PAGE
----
Skin Infections: Molluscum contagious or Water Warts. The rash looks like one or more small growths or wart-like bumps or dome (called mollusca) that are usually pink, white, or skin-colorer.
What is Molluscum contagiosum (Water Warts)?
Molluscum contagiosum (Water Warts) is an infection of the skin caused by the pox virus.
As its name implies, it is contagious (can be caught from another person by direct contact) and can be caught by sexual contact.
Most people with this condition are perfectly healthy.
How can Molluscum contagiosum (Water Warts) be caught?
The virus is spread through skin to skin contact.
Molluscum can also be sexually transmitted if growths are present in the genital area.
It is also possible, but less likely, to acquire the molluscum virus from non-living objects.
Handling objects such as towels can also spread the virus which may be picked up in swimming pool changing areas.
It can take weeks to months for the spots to appear after you have been contacted with the molluscum virus.
What happens if I get Molluscum contagiosum (Water Warts)?
The molluscum spots look like pimples .
One lesion looks like a tiny pearly dome shaped bumps with a depression in the centre.
It can affect any area of the skin.
It is painless but may occasionally be itchy , inflamed or infected. They can bleed slightly if scratched.
Learn more about symptoms of other Sexually Transmitted Disease (STD).
How do I know if I have Molluscum contagiosum (Water Warts)?
Usually no tests are needed as the spots can easily be recognised by a doctor.
Molluscum contagiosum (water warts) is diagnosed clinically by the appearance of the rash.
It may appear similar to genital warts.
How is Molluscum contagiosum (Water Warts) treated?
Most cases of Molluscum contagiosum (water warts) are ‘self limiting’.
This means the rash goes away without treatment .
It may take from 6 months up to 5 years for all of the molluscum to go away on their own.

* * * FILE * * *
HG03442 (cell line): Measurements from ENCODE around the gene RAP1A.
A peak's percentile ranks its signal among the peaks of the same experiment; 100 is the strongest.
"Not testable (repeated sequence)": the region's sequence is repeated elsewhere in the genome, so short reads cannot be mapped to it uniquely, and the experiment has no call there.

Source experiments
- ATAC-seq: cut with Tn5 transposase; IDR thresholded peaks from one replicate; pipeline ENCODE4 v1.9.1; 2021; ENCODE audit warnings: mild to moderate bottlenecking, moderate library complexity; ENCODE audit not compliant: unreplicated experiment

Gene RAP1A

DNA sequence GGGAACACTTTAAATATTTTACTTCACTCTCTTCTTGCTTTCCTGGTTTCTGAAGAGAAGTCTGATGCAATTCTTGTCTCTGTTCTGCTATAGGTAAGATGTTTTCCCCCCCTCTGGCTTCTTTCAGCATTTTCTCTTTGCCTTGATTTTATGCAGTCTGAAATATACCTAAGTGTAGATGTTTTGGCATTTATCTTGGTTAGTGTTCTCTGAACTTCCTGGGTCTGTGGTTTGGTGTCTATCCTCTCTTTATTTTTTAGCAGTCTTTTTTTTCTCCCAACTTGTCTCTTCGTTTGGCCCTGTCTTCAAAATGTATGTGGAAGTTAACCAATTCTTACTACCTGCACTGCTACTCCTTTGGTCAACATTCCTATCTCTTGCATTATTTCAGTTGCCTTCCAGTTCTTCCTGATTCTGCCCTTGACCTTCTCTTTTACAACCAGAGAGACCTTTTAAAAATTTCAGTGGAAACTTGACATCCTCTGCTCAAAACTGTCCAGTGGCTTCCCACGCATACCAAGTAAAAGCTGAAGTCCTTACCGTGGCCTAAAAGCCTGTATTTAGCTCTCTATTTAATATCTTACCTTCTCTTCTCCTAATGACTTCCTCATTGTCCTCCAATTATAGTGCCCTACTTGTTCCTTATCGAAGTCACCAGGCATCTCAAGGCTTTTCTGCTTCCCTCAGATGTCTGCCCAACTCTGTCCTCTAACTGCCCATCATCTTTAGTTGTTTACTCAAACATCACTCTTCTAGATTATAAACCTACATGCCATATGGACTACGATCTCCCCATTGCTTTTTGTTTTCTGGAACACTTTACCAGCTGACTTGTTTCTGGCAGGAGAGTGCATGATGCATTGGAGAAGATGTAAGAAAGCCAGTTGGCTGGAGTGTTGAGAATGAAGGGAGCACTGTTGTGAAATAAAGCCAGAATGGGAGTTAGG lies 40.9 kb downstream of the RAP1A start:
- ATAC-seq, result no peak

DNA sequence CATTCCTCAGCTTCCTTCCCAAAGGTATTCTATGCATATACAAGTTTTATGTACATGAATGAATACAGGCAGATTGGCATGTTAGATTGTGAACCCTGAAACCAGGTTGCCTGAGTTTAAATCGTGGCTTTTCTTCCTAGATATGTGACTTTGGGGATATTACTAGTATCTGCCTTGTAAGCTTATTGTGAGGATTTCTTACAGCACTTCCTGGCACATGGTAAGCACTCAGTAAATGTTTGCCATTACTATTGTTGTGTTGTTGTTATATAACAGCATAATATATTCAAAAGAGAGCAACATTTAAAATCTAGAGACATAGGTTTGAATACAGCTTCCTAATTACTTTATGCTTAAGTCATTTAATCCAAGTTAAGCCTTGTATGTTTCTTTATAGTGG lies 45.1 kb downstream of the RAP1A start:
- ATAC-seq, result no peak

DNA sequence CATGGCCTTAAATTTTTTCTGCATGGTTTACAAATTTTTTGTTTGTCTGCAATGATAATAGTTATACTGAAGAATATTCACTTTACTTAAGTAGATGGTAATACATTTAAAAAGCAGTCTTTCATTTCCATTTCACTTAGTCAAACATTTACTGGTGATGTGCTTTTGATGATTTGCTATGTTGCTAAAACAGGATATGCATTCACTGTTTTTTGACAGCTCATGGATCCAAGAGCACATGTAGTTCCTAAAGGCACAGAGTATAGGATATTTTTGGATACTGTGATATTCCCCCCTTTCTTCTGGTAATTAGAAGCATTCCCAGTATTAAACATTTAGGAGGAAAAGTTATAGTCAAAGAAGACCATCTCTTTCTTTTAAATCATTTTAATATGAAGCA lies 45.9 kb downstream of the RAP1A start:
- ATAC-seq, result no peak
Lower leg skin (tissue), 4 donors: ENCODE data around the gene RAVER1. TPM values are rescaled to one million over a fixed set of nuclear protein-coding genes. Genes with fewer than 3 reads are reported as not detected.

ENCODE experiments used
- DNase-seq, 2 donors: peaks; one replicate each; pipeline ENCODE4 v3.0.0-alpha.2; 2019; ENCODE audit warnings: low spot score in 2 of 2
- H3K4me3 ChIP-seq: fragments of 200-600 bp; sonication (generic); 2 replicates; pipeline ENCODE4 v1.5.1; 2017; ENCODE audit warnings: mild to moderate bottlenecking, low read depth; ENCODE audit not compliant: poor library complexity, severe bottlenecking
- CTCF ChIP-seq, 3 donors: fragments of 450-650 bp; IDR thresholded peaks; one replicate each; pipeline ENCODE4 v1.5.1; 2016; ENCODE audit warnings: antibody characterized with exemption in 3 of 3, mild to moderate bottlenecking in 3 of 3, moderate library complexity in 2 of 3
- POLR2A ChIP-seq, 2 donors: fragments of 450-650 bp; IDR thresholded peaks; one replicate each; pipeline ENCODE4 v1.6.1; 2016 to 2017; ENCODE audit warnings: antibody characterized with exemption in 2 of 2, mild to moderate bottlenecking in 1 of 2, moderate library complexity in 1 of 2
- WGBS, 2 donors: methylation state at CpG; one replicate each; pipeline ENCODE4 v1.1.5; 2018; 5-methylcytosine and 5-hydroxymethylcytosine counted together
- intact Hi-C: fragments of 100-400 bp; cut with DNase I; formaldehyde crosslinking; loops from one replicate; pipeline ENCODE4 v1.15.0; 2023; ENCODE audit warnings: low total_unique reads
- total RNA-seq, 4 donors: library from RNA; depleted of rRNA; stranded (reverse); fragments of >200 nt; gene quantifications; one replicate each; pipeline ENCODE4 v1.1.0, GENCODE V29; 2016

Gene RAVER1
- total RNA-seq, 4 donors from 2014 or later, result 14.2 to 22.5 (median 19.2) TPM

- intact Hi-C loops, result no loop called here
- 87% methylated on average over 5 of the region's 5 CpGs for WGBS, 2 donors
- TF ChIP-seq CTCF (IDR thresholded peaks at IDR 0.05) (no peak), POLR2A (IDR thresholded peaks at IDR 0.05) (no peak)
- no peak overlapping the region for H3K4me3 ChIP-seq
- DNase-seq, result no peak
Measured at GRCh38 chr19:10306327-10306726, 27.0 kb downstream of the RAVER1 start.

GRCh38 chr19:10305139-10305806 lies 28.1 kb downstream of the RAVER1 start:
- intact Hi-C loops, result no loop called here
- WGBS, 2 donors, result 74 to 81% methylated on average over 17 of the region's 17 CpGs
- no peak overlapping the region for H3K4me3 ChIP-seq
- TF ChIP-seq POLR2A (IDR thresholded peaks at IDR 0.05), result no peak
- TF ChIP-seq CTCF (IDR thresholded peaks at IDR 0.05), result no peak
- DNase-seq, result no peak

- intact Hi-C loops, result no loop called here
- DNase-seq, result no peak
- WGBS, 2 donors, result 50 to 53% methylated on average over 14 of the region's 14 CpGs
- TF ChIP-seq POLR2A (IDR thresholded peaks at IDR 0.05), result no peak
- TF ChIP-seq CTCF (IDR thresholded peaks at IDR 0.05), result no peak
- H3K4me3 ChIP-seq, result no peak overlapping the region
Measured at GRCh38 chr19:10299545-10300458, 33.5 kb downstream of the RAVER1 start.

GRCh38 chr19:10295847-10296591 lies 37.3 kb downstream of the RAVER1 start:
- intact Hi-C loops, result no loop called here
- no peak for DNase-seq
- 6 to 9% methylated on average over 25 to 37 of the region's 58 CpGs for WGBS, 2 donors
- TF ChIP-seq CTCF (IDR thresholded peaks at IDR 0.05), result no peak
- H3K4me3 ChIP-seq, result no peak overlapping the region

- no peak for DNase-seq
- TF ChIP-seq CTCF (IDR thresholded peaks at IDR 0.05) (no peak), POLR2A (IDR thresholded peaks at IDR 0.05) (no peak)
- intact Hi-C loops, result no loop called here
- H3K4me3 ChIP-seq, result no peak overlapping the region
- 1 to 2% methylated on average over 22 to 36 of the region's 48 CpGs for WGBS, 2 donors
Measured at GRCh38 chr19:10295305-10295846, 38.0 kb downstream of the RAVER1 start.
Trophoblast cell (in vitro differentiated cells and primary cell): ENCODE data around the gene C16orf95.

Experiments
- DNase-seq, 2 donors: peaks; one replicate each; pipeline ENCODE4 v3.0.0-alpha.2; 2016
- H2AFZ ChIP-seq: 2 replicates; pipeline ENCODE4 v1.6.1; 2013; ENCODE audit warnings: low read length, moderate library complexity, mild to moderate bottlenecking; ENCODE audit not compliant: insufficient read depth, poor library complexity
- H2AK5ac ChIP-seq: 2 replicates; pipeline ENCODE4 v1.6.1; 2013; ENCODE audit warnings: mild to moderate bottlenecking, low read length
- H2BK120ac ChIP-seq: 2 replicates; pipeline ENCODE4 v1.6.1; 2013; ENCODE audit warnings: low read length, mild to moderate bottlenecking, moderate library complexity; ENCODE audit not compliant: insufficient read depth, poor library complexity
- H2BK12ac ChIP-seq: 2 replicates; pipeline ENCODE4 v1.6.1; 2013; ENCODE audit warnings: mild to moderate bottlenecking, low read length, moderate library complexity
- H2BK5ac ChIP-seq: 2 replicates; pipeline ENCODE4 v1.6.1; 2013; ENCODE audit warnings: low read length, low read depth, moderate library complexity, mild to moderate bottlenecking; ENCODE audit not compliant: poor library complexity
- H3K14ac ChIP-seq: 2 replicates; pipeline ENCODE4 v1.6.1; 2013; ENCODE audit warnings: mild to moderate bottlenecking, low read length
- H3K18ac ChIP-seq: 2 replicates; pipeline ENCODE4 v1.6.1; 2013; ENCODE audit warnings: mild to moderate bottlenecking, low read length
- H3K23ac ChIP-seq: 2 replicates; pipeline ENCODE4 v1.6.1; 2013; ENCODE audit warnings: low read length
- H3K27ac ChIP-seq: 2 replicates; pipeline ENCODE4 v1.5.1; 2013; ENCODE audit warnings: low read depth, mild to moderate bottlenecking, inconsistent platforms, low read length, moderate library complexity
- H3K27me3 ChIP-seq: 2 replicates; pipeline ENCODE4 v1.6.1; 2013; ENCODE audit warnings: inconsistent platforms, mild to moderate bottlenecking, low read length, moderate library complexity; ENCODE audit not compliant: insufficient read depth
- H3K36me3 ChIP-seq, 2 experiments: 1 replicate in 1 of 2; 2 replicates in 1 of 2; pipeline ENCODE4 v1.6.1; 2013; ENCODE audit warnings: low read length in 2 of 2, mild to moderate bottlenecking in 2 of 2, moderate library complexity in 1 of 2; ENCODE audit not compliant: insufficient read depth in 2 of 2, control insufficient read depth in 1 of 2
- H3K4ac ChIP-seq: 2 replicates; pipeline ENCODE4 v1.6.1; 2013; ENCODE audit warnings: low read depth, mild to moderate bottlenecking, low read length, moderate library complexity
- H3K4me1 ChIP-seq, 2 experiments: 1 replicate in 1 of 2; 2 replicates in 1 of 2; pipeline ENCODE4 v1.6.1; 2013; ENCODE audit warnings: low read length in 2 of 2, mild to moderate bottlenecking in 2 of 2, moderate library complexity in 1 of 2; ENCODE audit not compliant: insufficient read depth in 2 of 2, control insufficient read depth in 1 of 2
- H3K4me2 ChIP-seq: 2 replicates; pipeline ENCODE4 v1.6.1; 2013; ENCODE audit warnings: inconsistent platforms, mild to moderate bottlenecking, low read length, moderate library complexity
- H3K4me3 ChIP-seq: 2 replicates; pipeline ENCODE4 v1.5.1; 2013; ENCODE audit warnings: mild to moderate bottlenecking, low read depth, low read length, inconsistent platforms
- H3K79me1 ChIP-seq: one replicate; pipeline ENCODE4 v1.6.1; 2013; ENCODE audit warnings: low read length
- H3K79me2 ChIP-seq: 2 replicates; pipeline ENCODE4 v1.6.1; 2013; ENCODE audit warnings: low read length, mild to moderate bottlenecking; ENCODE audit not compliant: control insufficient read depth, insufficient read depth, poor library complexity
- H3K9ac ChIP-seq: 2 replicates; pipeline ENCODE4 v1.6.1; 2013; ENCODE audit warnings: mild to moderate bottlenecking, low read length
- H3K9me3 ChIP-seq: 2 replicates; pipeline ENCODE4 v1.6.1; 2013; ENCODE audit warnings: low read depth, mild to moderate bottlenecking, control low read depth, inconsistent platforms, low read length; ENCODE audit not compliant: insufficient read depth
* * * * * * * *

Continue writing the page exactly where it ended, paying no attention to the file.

They may be more persistent in people with a weakened immune system.
Molluscum Contagiosum (Water Warts) Treatment is recommended if there is bleeding, bacterial infection or itch.
Different methods can be used to destroy them.
If there are many growths, multiple treatment sessions may be needed until the growths are gone.
Learn more about Molluscum costagiosum removal.
Do you think you have molluscum ?
What should you do next?
Strict attention to hygiene is very important!
You should make every effort not to pass the infection on to others by:
- Have a shower instead of a bath. The molluscum virus can live in the bath water and spread to other parts of the body.
- Be careful when drying after shower. The virus can be spread on the towel, so try to dry areas with the molluscum spots last.
- Do not share baths with other people
- Do not share towels or clothing.
- Wash your hands thoroughly after touching the molluscum lumps.
- You can still go to work and do normal daily activities as long as clothing usually covers the affected areas.
- Avoid skin to skin contact with others
- Abstinence from sex as this will involve skin to skin contact of the affected area
Frequently asked questions (FAQs)
It is very difficult to prevent the sexual spread of Molluscum contagiosum apart from abstinence while the lesions are present.
Once the lesions have gone, the person is non-infectious.
Condom use does not offer much protection as the rash is usually in the groin or pubic area which are not covered by the condom.
Is Molluscum contagiosum cause cancer?
Molluscum contagiosum is a common non-cancerous skin growth caused by a viral infection in the top layers of the skin. If does not cause cancer.
What if the molluscum come back after treatment?
It is always possible for a person’s skin to get infected again with the molluscum virus.
The condition may be easier to control if treatment is started when there are only a few growths.
The fewer the growths, the better the chance.
What are the possible complications of Molluscum contagiosum (water warts)?
The lesions caused by molluscum are usually resolve without scarring.
However scratching at the lesion, or using scraping and scooping to remove the lesion, can cause scarring.
For this reason, physically removing the lesion is not often recommended .
(This article is written by Our Guest writer Dr Mastura Shahrum)
Take care gals!
Dr. Mastura Shahrum
For more information, please visit DTAP Clinic website, www.dtapclinic.com or email them at firstname.lastname@example.org